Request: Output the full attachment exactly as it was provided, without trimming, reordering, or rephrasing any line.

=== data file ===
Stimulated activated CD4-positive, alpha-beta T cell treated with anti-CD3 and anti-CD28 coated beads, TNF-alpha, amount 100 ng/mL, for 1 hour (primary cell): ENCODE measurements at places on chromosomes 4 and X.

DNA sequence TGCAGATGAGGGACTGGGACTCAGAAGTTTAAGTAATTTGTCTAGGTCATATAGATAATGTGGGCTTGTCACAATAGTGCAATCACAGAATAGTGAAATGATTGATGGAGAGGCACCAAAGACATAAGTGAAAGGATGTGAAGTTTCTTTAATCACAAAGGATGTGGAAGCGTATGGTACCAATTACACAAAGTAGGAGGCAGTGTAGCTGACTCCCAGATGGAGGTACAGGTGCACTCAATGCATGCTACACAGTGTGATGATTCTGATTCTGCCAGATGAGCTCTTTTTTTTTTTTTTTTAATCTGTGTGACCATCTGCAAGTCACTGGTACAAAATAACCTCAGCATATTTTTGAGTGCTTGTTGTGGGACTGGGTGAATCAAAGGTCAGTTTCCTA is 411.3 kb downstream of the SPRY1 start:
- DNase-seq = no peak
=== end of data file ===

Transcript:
Stimulated activated CD4-positive, alpha-beta T cell treated with anti-CD3 and anti-CD28 coated beads, TNF-alpha, amount 100 ng/mL, for 1 hour (primary cell): ENCODE measurements at places on chromosomes 4 and X.

DNA sequence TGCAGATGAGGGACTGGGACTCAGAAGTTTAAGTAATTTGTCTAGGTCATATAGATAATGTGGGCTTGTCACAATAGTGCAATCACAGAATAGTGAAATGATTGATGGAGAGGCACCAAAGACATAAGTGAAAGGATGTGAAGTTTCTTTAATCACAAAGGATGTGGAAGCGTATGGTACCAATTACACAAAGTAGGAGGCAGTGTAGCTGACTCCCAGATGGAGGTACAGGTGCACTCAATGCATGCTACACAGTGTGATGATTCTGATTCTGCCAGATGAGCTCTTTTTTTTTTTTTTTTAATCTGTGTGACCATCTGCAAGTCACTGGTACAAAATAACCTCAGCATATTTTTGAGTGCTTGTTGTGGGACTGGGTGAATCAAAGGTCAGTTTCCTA is 411.3 kb downstream of the SPRY1 start:
- DNase-seq = no peak